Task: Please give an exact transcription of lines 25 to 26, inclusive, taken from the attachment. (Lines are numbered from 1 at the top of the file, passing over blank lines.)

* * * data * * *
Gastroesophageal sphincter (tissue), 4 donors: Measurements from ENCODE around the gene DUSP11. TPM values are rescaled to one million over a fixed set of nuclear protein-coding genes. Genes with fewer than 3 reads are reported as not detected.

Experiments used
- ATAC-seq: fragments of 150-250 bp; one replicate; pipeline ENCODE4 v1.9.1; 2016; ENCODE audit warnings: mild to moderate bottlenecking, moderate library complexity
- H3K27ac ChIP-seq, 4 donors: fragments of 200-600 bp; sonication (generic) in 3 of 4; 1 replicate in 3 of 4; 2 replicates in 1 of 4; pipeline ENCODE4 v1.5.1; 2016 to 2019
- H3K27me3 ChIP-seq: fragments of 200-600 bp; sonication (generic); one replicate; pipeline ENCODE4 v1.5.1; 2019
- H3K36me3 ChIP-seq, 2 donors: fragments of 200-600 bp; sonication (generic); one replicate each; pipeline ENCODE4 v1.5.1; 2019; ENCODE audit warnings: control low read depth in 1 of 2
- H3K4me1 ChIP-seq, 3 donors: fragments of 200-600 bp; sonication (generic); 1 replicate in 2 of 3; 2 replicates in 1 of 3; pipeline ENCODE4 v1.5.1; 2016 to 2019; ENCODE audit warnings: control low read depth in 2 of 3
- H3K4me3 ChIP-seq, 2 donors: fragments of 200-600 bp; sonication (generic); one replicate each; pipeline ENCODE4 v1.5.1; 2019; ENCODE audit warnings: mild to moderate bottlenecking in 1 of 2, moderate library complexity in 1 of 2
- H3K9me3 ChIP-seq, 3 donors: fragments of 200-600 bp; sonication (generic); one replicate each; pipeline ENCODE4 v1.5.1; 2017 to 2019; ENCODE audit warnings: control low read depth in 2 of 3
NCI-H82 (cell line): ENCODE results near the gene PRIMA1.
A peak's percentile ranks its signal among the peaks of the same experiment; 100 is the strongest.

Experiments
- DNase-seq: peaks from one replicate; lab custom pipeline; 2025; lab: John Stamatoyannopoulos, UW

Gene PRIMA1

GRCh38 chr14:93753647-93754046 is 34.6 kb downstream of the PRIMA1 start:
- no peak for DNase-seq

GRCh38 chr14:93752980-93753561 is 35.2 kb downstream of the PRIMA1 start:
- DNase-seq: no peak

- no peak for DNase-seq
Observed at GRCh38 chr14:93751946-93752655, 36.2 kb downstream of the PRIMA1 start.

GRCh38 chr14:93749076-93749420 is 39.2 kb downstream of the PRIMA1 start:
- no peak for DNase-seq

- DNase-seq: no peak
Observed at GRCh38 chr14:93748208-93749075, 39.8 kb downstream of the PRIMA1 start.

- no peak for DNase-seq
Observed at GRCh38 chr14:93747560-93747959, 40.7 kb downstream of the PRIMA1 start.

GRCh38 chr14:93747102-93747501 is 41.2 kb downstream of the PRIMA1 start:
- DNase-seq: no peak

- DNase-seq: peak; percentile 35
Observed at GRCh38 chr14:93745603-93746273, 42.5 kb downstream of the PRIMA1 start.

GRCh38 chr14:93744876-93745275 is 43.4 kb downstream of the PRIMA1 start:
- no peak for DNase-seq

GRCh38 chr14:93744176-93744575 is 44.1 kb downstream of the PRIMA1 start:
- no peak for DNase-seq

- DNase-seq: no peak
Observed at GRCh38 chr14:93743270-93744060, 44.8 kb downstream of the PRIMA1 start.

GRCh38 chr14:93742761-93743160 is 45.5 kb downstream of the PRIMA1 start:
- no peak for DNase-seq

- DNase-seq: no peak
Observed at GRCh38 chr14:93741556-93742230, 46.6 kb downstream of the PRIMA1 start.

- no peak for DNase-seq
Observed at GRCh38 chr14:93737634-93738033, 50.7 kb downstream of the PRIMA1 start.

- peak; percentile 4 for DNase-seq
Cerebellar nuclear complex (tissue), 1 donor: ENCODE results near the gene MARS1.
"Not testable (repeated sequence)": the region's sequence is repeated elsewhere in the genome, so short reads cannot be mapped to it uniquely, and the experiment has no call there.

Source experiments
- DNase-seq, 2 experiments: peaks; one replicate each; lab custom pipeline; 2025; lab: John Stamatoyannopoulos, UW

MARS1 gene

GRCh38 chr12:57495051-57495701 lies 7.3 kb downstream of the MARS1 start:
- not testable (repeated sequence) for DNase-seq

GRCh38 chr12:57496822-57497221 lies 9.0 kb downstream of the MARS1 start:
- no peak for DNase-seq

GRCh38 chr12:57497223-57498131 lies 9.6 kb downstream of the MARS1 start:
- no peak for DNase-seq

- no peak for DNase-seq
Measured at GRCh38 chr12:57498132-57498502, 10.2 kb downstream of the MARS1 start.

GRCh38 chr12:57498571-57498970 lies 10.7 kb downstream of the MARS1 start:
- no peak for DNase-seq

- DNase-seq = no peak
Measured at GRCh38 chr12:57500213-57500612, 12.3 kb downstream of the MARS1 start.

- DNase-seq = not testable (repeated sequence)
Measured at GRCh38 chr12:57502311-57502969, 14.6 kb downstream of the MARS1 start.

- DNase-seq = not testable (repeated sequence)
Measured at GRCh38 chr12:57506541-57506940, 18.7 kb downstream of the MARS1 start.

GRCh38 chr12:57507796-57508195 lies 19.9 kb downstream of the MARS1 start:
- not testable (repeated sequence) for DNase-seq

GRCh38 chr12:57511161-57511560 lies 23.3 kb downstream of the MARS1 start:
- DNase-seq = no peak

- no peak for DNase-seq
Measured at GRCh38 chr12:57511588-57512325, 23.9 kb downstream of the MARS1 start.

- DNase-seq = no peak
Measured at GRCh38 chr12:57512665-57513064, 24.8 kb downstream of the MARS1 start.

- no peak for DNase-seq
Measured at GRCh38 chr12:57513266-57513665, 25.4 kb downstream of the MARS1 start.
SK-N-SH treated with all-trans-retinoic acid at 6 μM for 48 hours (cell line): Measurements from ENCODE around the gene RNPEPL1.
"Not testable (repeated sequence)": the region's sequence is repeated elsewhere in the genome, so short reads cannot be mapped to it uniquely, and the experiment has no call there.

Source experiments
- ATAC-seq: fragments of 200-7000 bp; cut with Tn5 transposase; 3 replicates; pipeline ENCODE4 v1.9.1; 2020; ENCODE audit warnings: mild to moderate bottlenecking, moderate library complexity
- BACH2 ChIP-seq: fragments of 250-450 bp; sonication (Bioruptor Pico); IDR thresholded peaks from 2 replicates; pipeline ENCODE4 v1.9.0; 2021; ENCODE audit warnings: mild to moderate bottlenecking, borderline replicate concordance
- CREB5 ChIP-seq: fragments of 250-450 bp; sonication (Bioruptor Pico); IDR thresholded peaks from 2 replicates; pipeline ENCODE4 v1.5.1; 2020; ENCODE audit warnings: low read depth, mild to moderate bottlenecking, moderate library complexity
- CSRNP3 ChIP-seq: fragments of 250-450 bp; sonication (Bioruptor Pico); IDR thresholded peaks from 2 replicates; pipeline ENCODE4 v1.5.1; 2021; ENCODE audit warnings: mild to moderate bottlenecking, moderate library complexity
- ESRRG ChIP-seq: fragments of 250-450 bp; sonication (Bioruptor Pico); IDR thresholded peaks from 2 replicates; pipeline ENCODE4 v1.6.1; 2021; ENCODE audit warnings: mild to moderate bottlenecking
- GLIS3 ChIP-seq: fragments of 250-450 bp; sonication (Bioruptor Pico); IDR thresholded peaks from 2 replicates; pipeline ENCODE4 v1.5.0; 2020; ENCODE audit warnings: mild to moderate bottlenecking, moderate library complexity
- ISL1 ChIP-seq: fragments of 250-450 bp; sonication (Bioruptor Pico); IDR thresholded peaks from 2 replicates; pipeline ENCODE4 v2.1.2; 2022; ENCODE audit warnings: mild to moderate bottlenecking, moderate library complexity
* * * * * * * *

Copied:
- no peak for DNase-seq
Observed at GRCh38 chr14:93747560-93747959, 40.7 kb downstream of the PRIMA1 start.